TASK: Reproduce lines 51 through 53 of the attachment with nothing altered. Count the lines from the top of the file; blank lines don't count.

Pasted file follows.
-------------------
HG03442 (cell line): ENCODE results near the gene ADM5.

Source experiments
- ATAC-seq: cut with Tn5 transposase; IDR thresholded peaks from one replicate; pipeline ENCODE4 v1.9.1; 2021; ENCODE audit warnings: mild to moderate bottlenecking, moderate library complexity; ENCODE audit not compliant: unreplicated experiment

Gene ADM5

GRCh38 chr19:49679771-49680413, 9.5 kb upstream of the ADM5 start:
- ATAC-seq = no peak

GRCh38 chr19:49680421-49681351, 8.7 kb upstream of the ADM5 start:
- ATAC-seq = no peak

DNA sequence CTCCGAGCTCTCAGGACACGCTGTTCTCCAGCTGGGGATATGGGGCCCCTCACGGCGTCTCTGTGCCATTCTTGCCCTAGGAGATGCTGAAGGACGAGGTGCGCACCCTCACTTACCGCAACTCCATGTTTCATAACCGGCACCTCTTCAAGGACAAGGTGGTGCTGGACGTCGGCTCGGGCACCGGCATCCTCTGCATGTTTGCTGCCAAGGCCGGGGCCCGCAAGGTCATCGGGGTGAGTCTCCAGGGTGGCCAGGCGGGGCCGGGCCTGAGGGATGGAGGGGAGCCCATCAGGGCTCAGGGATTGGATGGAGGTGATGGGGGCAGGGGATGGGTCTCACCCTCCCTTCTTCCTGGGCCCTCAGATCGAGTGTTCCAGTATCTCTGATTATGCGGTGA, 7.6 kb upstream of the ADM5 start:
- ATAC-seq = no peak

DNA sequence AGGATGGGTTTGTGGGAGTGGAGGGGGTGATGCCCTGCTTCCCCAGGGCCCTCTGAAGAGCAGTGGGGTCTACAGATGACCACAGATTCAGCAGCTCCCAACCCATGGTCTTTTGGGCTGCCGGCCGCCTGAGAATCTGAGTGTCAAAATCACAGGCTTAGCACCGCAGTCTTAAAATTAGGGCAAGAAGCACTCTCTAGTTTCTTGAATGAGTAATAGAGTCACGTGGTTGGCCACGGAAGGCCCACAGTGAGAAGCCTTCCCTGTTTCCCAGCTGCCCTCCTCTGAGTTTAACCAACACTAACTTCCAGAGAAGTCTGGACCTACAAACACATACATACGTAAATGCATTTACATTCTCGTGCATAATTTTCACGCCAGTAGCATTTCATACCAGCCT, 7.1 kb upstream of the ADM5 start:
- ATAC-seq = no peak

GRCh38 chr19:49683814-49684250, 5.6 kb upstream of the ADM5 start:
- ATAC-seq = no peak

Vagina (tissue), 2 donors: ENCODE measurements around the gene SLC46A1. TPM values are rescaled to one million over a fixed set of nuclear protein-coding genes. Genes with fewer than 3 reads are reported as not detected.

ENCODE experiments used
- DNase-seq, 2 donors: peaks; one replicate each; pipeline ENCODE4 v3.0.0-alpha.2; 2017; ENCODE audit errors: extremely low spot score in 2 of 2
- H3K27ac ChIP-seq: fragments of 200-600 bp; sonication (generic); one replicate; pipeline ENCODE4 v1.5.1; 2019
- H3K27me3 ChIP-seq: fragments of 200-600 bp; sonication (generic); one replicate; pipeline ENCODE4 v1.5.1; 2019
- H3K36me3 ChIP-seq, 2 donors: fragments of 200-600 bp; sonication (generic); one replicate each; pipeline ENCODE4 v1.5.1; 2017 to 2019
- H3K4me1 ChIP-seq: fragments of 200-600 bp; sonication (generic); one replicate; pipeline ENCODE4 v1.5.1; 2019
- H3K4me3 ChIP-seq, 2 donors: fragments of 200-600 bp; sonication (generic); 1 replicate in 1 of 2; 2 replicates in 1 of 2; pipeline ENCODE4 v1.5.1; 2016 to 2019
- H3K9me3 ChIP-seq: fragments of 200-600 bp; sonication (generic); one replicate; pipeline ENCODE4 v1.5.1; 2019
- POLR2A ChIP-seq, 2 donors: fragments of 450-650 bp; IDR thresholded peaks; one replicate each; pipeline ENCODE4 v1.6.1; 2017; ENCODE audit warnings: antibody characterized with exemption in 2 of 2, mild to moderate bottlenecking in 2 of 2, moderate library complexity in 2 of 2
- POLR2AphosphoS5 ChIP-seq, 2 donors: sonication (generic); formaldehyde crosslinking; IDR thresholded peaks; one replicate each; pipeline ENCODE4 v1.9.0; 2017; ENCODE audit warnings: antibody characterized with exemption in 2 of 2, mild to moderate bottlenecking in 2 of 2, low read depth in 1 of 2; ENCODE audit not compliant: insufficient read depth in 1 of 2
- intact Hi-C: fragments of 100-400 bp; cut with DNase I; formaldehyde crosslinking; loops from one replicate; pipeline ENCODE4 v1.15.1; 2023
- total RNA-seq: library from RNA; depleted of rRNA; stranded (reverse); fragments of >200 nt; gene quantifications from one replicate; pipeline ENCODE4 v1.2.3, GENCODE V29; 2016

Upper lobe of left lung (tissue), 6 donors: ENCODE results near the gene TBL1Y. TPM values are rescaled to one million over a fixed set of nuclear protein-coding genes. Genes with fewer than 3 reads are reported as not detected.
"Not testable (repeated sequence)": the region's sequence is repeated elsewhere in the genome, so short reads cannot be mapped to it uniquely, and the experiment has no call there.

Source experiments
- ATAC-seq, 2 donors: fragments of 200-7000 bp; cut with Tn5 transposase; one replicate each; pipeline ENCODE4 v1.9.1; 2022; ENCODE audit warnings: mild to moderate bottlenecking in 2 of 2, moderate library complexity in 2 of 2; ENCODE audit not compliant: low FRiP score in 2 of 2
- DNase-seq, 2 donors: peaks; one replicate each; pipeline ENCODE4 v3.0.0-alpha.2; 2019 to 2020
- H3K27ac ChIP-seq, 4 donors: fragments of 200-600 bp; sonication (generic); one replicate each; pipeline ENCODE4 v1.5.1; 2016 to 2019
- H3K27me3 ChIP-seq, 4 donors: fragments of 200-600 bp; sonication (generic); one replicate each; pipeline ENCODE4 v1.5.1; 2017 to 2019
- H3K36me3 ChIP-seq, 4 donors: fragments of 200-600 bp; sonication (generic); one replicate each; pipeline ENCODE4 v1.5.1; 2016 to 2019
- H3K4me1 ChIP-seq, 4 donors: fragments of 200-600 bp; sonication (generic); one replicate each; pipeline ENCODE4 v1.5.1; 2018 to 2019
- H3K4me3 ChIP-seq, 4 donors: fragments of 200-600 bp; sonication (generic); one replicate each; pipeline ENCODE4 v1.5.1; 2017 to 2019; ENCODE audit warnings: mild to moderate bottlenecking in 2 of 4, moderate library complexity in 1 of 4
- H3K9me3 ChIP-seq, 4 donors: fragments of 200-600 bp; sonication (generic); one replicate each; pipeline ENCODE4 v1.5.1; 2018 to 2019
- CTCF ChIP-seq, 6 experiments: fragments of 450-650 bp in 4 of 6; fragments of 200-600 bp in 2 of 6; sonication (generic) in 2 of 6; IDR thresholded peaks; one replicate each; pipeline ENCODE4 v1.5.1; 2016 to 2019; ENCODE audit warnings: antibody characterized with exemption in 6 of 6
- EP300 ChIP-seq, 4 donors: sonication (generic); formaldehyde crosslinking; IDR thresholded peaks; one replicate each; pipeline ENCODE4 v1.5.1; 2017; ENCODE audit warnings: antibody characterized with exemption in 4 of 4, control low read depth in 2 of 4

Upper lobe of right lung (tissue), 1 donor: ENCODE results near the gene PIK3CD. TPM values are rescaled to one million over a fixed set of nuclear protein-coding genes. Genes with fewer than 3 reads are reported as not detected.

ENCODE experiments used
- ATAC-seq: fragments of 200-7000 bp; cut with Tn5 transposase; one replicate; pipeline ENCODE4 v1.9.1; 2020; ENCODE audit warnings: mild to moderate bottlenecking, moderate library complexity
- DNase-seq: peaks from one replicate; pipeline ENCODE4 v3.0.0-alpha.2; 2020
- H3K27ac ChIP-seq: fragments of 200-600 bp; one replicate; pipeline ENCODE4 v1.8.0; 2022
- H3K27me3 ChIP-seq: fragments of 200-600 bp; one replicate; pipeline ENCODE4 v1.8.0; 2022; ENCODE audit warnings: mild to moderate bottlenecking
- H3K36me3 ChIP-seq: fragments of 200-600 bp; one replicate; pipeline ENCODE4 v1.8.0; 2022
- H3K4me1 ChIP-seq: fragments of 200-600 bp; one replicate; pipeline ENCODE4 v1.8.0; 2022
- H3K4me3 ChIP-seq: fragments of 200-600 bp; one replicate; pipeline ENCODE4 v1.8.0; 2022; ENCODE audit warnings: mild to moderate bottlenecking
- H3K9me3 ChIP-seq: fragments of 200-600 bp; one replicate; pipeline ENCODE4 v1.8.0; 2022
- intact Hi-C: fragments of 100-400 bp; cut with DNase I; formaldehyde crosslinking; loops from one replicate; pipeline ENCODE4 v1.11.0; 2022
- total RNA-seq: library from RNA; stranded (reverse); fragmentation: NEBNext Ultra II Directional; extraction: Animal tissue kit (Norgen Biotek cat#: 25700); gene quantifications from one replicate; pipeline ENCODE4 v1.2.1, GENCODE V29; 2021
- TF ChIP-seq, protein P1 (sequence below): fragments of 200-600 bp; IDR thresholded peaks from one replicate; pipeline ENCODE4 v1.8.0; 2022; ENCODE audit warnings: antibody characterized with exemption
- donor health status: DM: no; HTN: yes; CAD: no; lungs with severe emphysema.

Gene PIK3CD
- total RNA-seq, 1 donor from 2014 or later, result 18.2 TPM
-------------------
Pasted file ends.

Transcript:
- intact Hi-C: fragments of 100-400 bp; cut with DNase I; formaldehyde crosslinking; loops from one replicate; pipeline ENCODE4 v1.11.0; 2022
- total RNA-seq: library from RNA; stranded (reverse); fragmentation: NEBNext Ultra II Directional; extraction: Animal tissue kit (Norgen Biotek cat#: 25700); gene quantifications from one replicate; pipeline ENCODE4 v1.2.1, GENCODE V29; 2021
- TF ChIP-seq, protein P1 (sequence below): fragments of 200-600 bp; IDR thresholded peaks from one replicate; pipeline ENCODE4 v1.8.0; 2022; ENCODE audit warnings: antibody characterized with exemption